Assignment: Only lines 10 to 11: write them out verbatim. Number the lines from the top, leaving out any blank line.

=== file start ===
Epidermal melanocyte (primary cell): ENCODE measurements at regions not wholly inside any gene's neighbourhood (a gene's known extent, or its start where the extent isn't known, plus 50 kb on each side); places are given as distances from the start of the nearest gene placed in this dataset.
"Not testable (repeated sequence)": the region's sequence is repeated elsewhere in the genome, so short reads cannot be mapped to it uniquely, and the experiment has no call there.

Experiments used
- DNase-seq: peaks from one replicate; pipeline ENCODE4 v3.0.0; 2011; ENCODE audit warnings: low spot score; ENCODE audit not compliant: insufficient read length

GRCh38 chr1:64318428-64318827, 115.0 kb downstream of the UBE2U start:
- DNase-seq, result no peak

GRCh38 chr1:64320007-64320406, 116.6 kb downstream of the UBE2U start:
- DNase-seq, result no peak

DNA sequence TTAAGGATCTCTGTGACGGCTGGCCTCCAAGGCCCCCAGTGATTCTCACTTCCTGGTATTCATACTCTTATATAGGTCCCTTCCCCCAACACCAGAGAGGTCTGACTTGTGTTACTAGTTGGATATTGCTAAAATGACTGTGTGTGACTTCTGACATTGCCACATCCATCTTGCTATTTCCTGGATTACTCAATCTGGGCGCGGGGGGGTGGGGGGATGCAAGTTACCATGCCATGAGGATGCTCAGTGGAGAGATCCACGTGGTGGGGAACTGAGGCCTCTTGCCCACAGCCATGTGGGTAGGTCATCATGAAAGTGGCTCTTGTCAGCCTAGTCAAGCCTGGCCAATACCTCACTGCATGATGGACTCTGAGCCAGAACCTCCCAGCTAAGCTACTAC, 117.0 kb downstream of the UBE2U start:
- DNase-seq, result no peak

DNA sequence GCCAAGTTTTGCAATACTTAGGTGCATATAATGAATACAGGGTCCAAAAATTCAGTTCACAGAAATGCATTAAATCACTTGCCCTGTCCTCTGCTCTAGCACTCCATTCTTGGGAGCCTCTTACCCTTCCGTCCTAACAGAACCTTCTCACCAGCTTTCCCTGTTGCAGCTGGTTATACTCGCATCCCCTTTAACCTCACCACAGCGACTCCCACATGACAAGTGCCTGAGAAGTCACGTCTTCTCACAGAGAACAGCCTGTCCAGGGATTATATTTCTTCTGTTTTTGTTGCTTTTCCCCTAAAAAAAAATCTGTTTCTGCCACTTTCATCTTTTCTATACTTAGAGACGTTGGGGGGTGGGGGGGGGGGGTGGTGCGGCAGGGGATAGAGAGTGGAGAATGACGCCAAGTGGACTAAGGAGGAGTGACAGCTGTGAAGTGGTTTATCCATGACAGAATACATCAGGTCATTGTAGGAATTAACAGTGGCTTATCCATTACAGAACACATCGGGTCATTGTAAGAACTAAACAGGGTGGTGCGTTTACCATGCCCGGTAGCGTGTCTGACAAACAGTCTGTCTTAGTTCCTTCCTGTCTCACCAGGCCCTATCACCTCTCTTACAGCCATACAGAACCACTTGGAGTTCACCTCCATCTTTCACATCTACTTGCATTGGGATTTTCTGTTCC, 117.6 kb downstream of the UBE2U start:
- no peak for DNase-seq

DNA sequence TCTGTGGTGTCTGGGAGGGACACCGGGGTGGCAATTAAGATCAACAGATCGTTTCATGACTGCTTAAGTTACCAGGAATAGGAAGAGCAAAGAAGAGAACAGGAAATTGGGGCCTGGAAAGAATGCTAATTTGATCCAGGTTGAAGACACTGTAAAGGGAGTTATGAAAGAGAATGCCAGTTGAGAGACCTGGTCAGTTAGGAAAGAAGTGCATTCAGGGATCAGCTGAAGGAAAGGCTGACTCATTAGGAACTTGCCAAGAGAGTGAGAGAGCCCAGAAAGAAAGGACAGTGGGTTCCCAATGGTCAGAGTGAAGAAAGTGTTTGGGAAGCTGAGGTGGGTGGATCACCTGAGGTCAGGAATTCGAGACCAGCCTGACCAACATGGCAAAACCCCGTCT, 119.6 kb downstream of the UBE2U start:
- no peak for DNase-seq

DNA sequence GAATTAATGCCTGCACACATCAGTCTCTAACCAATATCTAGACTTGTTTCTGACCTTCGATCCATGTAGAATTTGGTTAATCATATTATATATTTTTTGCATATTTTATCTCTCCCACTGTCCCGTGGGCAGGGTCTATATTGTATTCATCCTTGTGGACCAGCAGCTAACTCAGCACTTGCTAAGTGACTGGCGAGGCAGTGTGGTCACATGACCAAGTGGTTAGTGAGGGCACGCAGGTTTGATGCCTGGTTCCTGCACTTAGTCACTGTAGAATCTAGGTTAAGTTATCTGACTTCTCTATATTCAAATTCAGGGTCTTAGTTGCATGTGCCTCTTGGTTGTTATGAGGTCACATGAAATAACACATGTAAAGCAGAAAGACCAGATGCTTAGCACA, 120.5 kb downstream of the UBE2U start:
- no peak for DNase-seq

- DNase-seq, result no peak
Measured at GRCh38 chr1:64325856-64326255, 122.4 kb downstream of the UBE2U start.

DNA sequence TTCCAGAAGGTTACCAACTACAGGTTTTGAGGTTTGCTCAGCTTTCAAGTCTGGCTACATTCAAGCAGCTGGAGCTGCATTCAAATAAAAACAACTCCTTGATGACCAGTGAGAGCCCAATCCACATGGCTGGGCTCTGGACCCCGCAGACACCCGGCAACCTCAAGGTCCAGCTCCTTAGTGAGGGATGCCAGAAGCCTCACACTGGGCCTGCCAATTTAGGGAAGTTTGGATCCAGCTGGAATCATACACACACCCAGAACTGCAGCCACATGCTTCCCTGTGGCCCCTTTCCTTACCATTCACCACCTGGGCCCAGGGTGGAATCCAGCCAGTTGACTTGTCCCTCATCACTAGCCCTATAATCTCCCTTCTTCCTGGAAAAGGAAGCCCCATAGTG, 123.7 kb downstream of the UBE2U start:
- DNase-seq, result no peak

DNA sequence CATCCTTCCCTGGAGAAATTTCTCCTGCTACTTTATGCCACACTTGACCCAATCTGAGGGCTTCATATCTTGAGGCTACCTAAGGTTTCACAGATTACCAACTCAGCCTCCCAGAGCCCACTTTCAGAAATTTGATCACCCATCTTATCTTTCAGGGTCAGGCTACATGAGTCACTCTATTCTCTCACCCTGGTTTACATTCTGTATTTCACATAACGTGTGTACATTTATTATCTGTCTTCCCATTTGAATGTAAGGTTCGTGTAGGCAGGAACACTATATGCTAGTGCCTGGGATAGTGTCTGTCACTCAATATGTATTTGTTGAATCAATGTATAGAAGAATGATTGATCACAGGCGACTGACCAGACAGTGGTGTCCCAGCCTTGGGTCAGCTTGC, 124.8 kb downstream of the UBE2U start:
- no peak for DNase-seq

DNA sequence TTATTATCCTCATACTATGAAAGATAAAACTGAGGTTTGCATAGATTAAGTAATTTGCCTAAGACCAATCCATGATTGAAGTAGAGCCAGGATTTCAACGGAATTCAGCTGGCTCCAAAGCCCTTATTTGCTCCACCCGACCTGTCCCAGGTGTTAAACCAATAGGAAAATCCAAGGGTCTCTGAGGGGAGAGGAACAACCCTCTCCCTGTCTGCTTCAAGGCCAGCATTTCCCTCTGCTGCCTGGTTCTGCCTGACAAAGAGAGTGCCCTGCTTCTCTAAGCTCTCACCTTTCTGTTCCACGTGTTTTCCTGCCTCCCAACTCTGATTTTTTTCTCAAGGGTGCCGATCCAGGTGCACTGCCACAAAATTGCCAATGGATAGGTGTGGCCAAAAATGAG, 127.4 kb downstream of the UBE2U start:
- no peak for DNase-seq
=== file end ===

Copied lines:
- DNase-seq, result no peak

DNA sequence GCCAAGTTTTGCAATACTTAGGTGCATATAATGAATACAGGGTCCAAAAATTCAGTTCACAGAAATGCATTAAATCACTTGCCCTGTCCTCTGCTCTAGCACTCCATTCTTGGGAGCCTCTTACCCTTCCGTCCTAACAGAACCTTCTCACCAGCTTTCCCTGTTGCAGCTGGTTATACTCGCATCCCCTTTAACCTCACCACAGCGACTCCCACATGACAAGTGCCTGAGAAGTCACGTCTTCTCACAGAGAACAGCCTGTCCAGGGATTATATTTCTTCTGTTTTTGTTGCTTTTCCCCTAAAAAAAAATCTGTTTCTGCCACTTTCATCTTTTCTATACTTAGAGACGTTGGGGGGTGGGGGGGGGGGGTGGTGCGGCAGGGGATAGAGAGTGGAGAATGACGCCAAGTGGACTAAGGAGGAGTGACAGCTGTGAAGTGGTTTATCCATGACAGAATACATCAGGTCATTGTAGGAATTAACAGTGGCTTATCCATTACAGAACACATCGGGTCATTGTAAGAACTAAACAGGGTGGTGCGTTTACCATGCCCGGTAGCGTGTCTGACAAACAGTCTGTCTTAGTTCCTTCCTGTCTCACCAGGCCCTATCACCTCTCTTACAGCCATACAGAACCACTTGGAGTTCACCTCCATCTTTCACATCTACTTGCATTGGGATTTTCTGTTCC, 117.6 kb downstream of the UBE2U start: